My husband and I have a few credit cards and a joint debit card account.
All have some type of “rewards” program.
Our debit card rewards program gives us points for every dollar spent, and I think more points if we use it at certain types of stores. Recently, we earned enough points to get a $50 gift card to a restaurant.
The gift card arrived in the mail the other day, and we plan to use it soon. We’ll spend all $50 on the two of us–drinks that aren’t water, an appetizer, two entrees, and dessert. We never do that, and if we didn’t have that gift card, we’d be getting much less.
One credit card that I plan to close this summer gave us enough points to get a $25 Amazon gift certificate. I expect to get that within a month or two, and put it toward buying a wedding gift for my sister-in-law, if at all possible.
The credit card that we plan to keep gives us cash back rewards. We’ve gotten a few hundred back to date.
It’s nice to get those rewards, but I’m wondering: Can the idea of getting rewards help you spend money where you shouldn’t?
I’d say this is really possible.
Credit card companies wouldn’t offer an incentive program if they wouldn’t be making gobs of money off of it.
A consumer might make a purchase, knowing they’ll earn “points” or whatever, even if they really don’t need the item. Or worse, they’ll only make minimum payments on the account.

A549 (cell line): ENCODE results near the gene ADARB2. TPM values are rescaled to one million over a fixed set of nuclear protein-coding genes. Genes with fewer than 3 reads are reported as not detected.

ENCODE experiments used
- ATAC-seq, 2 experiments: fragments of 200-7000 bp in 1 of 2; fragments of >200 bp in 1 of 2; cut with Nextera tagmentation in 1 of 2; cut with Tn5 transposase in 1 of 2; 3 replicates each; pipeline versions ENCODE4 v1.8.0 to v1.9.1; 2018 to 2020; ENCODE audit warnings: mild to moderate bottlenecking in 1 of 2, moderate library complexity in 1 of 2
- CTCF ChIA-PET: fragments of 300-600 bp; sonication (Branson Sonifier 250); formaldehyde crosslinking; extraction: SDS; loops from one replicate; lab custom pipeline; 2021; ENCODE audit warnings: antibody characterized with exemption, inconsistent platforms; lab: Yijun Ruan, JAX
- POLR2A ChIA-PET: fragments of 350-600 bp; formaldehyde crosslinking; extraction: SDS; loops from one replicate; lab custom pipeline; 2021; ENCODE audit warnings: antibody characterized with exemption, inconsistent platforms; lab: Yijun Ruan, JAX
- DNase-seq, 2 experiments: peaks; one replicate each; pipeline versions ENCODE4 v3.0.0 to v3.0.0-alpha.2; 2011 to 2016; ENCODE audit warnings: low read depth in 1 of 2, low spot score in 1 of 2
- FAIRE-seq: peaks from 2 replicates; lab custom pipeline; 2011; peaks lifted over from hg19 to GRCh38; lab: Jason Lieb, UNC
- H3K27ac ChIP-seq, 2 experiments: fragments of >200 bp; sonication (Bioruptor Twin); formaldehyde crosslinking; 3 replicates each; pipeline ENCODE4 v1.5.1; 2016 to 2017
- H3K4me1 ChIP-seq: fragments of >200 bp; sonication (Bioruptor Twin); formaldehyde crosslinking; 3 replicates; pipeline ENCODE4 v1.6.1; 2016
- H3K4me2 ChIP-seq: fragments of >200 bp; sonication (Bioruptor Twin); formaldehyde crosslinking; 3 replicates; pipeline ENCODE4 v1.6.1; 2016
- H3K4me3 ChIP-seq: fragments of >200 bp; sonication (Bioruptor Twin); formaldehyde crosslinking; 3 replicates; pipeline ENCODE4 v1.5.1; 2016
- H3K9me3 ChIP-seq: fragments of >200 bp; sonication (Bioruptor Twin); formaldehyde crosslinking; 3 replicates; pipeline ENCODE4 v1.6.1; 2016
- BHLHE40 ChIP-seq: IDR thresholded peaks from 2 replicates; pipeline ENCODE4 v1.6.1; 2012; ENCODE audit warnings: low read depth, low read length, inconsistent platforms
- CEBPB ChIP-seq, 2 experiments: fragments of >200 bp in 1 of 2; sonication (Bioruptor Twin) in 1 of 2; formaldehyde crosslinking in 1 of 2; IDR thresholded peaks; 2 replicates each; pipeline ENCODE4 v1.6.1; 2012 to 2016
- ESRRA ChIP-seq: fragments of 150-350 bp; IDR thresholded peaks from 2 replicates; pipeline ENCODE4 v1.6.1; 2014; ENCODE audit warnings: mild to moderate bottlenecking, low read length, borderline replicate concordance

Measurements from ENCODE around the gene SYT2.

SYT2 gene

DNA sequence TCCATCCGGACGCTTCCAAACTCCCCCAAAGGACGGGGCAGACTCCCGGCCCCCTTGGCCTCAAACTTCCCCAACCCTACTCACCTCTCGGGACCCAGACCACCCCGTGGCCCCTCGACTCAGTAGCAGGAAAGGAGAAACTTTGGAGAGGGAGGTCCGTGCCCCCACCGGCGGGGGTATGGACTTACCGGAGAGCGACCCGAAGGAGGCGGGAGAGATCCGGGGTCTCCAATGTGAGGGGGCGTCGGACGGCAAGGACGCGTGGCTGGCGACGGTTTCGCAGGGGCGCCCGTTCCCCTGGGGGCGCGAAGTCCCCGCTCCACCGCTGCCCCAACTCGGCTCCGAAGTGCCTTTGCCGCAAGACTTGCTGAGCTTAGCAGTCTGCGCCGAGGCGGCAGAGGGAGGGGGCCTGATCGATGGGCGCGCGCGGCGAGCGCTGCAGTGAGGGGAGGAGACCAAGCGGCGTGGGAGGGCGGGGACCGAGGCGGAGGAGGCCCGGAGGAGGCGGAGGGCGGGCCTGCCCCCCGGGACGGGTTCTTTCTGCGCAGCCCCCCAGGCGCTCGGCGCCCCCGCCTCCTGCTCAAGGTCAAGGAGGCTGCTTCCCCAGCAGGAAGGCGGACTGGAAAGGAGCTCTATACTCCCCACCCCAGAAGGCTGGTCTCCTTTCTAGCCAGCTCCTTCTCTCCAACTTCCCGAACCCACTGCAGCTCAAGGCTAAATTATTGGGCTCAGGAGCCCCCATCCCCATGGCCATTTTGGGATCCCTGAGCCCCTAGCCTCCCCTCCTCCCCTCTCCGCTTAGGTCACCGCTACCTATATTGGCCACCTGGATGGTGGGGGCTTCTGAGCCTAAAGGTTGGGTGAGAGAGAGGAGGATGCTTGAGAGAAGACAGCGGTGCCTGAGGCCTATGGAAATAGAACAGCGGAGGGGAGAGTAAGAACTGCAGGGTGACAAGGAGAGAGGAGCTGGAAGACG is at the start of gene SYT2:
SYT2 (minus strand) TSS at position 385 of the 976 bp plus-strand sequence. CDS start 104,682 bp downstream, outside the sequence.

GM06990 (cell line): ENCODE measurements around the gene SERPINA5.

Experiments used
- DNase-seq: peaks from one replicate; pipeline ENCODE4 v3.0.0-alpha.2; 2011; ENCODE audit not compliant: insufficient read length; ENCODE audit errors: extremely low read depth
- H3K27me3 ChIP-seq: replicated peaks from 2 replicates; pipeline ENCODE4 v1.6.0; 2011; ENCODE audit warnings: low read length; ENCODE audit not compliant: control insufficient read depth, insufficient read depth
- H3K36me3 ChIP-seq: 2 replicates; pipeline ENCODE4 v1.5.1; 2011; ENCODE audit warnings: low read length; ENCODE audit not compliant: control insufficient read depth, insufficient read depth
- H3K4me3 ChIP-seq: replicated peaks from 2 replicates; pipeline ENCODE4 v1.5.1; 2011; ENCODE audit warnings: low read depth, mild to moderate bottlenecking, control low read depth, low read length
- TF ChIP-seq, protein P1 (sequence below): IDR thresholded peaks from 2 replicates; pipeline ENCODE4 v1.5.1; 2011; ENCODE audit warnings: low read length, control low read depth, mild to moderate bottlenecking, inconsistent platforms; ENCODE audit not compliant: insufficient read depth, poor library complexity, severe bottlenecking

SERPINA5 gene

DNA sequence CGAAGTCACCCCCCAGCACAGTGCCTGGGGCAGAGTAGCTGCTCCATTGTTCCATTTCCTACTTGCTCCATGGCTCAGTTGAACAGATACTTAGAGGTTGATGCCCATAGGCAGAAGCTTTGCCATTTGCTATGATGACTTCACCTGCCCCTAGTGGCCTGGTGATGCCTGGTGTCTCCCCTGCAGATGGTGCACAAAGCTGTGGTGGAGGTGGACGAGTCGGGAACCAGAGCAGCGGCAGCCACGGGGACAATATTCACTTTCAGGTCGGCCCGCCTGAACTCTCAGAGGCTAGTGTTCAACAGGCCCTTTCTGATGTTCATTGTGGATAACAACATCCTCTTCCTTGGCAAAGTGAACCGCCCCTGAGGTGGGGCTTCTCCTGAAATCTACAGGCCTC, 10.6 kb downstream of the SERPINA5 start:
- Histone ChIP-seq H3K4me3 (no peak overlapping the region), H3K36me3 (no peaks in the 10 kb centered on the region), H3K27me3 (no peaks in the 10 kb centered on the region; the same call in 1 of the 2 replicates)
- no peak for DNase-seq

The above scenario is a terrible use of a card incentive program.
On the other hand, if you’re responsible with your plastic, rewards programs can actually be rewarding.
For instance, if you really and truly were going to spend a certain amount of money on something anyway, you might as well get a little something back for it, right?
A few weeks ago, I called to close my credit card account linked to the Amazon program. The lady on the other end of the phone effectively talked me out of it. She said that I only needed 200 more points to get the reward. Further, she said if I made four transactions with it this month, I’d get an extra $10 gift certificate. I thought about it, and remembered that we’d be buying plane tickets soon–enough money to give us the remaining points.
It was worthwhile for me to keep the card open a little longer so I could get this reward. We aren’t taking out a mortgage any time soon, so it shouldn’t have a negative impact on my credit score.
Cash back incentives and gift cards and such can be an incentive to stick with a bank or credit card company.
If you do a rewards program right, you won’t lose money in the process.
What do you think about rewards programs? Do you use any?